What influence do ngos april 2012

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how to lobby at the UN CSD 2012 Rio+20 conference

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What influence do ngos april 2012

  1. 1. Felix Dodds Executive Director Stakeholder Forum www.stakeholderforum.org www.earthsummit2012.org
  2. 2. Defining Non-GovernmentalOrganisations How do you describe an NGO? One survey found 48 different terms and acronyms. Here is a sample:BINGOs Big International NGOs IPOs Indigenous Peoples OrganizationsBONGOs Business Organized NGOs GROs Grassroots OrganizationsCBOs Community Based Organizations GSCOs Global Social ChangeCSOs Civil Society OrganizationsENGOs Environmental NGOs OrganizationsGONGOs Government Organized NGOs NPOs Nonprofit OrganizationsMONGO Vos Voluntary Organizations In short, there is no agreed terminology for describing the NGO sector. NGI In some ways, it is easier to describe what NGOs are not, rather than what they are. It is generally agreed that NGOs are not:  part of government, or  organized primarily for private profit.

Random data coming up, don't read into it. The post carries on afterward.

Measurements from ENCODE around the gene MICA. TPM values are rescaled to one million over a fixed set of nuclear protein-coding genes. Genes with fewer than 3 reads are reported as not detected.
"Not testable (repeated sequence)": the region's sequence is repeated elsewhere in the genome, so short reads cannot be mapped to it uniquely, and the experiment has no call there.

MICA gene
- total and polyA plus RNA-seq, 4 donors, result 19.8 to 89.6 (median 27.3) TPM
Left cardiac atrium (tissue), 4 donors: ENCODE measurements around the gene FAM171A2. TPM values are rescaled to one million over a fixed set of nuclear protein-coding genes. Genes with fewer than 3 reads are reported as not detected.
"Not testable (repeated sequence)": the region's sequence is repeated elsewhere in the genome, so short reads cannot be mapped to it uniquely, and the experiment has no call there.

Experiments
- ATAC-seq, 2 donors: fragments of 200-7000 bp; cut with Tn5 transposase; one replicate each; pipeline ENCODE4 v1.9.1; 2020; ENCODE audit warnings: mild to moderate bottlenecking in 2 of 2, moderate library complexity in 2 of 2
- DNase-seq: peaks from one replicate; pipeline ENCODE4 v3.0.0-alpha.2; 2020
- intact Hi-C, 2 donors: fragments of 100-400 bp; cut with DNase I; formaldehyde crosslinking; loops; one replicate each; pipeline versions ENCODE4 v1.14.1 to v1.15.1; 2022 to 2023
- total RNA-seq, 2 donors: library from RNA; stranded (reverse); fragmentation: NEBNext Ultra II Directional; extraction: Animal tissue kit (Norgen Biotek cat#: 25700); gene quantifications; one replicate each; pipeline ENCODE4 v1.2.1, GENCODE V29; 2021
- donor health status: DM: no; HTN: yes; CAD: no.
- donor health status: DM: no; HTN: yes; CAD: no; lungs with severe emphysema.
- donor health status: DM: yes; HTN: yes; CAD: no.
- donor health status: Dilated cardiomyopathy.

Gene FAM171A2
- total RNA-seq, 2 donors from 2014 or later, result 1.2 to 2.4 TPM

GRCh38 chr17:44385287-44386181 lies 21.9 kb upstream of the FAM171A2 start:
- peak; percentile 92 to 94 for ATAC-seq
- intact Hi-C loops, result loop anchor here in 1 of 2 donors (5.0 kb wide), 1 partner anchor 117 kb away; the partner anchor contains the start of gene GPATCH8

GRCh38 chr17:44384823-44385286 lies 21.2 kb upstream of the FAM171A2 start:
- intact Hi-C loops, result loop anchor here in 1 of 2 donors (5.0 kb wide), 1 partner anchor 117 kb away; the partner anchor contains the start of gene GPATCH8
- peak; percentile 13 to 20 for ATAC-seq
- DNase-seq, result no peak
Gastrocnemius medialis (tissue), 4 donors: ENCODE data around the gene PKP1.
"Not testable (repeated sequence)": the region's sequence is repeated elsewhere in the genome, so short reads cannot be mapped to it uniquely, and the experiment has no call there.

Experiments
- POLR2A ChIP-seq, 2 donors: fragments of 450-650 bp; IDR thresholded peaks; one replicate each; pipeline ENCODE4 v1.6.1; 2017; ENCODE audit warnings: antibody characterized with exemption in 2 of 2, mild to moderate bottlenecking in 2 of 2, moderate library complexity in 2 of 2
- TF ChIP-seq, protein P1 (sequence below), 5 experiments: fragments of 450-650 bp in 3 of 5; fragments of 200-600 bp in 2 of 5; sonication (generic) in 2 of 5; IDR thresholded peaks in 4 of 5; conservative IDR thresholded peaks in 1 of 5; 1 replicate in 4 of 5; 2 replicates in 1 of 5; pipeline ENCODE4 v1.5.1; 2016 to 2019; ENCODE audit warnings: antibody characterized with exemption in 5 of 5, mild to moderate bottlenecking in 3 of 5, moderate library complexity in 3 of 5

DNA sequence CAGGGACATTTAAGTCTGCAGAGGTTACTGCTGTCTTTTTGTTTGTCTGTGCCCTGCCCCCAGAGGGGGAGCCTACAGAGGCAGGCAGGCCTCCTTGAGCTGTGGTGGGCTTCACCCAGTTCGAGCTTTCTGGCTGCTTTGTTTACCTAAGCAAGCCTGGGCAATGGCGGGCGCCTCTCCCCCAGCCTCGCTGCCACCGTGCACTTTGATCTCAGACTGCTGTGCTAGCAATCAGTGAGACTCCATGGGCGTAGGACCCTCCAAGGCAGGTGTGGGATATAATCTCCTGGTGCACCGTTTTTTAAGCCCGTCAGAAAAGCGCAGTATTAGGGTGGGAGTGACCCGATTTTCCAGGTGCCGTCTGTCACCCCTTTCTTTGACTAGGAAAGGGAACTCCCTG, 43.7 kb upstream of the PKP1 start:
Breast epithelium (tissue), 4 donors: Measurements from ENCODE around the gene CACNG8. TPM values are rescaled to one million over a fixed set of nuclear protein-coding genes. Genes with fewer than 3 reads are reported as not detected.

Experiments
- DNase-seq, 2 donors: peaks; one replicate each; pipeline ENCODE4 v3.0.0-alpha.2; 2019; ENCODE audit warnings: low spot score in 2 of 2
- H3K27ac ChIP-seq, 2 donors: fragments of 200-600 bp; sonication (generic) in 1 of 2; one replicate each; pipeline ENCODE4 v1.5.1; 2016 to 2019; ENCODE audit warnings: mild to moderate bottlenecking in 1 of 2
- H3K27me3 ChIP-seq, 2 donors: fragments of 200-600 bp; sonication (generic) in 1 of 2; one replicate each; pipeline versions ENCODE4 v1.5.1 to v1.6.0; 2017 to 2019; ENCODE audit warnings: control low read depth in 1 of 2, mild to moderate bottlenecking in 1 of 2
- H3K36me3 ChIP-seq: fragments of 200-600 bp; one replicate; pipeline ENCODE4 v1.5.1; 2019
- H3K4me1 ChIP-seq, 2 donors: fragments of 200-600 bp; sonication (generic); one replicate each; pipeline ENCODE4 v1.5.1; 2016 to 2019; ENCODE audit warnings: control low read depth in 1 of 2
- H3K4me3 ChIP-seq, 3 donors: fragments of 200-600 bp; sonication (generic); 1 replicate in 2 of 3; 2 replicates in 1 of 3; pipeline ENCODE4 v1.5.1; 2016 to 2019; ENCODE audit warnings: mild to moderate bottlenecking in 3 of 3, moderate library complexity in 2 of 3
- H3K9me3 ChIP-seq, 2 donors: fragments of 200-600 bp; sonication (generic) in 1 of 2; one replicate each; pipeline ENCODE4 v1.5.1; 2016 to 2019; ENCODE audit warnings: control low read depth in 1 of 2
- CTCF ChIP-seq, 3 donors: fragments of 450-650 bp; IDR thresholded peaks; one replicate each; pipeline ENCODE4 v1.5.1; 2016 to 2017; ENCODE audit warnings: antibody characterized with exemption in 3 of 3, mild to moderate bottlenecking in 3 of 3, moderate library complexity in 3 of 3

3. 3. NGOs, civil society, or major groups?  Women“Major Groups” is a term that  Children and youth was introduced in Agenda 21, agreed by governments at  Indigenous peoples the Rio Earth Summit. It  NGOs describes nine sectors of  Local authorities society identified as having a  Workers and trade significant role in unions sustainable development:  Business and industryThe major groups have two  The scientific and overarching functions – a technical community service function and a  Farmers representative function;
  4. 4. Organizing Partners Organizing Partners for each Major Group each have their own policy meeting which is where statements are agreed upon, speakers are nominated. The OP function is not a political one, but is to service the constituency of the major group, help set up meetings, liaise with the UN secretariat etc The OPs chair the morning information meeting, where the entire major group community, all civil society present at a UN meeting, can come to be informed of what takes place during the, the state of negotiations, report back from plenaries etc www.stakeholderforum.org 4